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Why I’m voting for Trump

We don’t elect a person; we elect a party.

Photo illustration by Lesley Becker/Globe Staff; Adobe; Globe file photo

Faced with the choice between voting for Donald Trump or Joe Biden, Gallup finds that one-quarter of Americans say “neither would be a good president.” Unsurprisingly, some are inclined to vote for a third-party candidate. I understand that urge, having voted for Libertarian nominee Gary Johnson in 2016. But the vast policy differences in 2020 make it imperative to vote for a major-party candidate.

When electing a president, Americans tend to focus primarily on the candidate. Personal appearance, health, self-presentation, stamina, priorities, common sense, articulation, personality, accomplishments, credentials, family, policies — every element is scrutinized and assayed. And rightly so, for even minor details about the person at the top can have vast ramifications, directly affecting the destiny of 330 million people and indirectly the whole globe.


It makes sense to focus intensely on those issues in the primary, when one has a choice among two or more candidates with a roughly similar outlook. In the general election, however, the candidate’s superficial qualities matter much less in deciding whom to vote for.

That’s because the candidate heads a vast team that enters government with his election, from cabinet secretaries to the military chief of staff to federal judges and many, many others, including those furtive “senior assistants to the acting deputy” types and other bureaucrats. In the aggregate, they reduce the importance of the leader. A vote for the candidate is also an implicit vote for the executive team.

Rather than the person, I advise a focus on a party’s overall outlook. Does it take pride in American history or emphasize its faults? Does it favor the original Constitution or a living version of it? Does it emphasize individualism or equality? Does it focus on the free market or government oversight? Does it see the United States more as a force for good or ill in the world?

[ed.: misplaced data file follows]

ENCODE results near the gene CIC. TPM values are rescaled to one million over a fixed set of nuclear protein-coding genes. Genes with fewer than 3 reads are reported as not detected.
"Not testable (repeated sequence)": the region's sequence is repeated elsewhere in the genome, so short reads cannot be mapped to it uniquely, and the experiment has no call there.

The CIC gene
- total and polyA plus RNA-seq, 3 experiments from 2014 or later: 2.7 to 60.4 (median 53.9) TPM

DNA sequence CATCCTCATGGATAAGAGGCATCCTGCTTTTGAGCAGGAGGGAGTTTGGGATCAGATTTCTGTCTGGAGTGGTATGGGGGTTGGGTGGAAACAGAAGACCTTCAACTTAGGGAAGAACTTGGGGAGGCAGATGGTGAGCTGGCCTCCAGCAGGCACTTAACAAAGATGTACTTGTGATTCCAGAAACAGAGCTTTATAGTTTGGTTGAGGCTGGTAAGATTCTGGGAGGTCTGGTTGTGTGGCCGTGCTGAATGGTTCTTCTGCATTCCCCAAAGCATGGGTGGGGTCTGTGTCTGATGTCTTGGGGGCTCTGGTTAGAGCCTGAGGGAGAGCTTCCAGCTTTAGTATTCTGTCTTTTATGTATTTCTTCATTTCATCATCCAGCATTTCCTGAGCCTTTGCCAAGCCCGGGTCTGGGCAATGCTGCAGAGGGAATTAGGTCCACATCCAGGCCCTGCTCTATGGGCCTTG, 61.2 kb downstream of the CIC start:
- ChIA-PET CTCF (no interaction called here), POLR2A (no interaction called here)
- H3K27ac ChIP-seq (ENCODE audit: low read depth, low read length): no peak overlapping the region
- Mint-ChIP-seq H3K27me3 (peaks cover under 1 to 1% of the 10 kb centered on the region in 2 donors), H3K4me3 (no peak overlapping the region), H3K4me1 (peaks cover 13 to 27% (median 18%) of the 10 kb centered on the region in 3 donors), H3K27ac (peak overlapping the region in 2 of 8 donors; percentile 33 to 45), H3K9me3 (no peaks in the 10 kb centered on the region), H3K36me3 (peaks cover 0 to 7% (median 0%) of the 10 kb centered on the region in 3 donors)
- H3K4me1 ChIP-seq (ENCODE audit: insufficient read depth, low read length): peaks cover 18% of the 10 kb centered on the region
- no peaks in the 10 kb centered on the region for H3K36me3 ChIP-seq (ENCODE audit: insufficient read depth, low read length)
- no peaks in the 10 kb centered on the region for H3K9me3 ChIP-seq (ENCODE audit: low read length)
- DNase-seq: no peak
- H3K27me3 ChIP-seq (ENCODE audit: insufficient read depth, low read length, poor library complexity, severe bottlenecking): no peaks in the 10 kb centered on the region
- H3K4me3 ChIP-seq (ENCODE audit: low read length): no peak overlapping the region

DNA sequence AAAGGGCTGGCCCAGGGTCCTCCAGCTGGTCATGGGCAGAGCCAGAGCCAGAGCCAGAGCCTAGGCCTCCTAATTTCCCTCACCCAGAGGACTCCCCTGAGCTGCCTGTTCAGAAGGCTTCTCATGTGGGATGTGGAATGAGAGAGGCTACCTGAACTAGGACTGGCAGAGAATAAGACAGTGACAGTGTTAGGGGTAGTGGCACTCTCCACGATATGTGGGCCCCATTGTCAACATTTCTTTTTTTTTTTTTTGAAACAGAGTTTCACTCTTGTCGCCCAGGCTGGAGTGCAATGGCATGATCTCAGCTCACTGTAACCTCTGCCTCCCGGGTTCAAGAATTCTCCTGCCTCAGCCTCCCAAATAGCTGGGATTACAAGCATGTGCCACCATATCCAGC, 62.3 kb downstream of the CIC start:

From these first principles derive the myriad of specific policies that characterize an administration and make it unique. These, not the president’s appearance or college grades, determine his place in history and the trajectory of the country. Indeed, that the team’s views and policies are often sharper-edged than the president’s further emphasizes the central importance of his outlook.

Personally, I favor the first in each of those dualities: a proud view of the United States, caution about the Constitution, and an emphasis on individualism and free markets. In this election, only one of the two major parties agrees with my outlook. Despite my intense aversion to Trump’s immorality, vulgarity, and egotism, these now worry me less than the Democrats' uniquely radical program. And so, I publicly endorsed him. To quote journalist Bernard Goldberg, “He is a detestable man. And I hope he wins.”

Why then did I vote Libertarian in 2016? Because Trump appeared to be a populist out to wreck the Republican party, the conservative movement, and even American democracy. Then, to my surprise, he governed as a conservative on those issues I consider most important. So, consistent with the argument presented here, I put aside my distaste and fears.

The same logic holds for Democrats who propose a distinctive set of policies, from halting climate change to battling systemic racism. A vote for Joe Biden not only amounts to a vote for his program and his team but, given his age, it doubly implies a vote for the Democrats who will accompany him into government, from wife Jill and vice presidential running mate Senator Kamala Harris to the host of Obama-era personnel primed to take up positions higher than in their last round.


It’s probably forlorn to wish that campaign coverage devote less attention to inside baseball, polls, scandals, and personality quirks, and more to the grand visions of the major parties. It would be nice if, every so often, reporters and commentators stood back from the immediacy of the horse race and considered the choice — an exceptionally profound one this year, with truly momentous consequences — facing the voters. But, like children, they tend to be more entranced by the wrapping of the package than its contents.

I urge fellow voters to dwell on the strikingly different platforms of the two major parties (no Tweedledum and Tweedledee, these) and support whichever one better suits their own views; and to do so regardless of the candidates' many failings.

Daniel Pipes is president of the Middle East Forum. He has worked in five presidential administrations.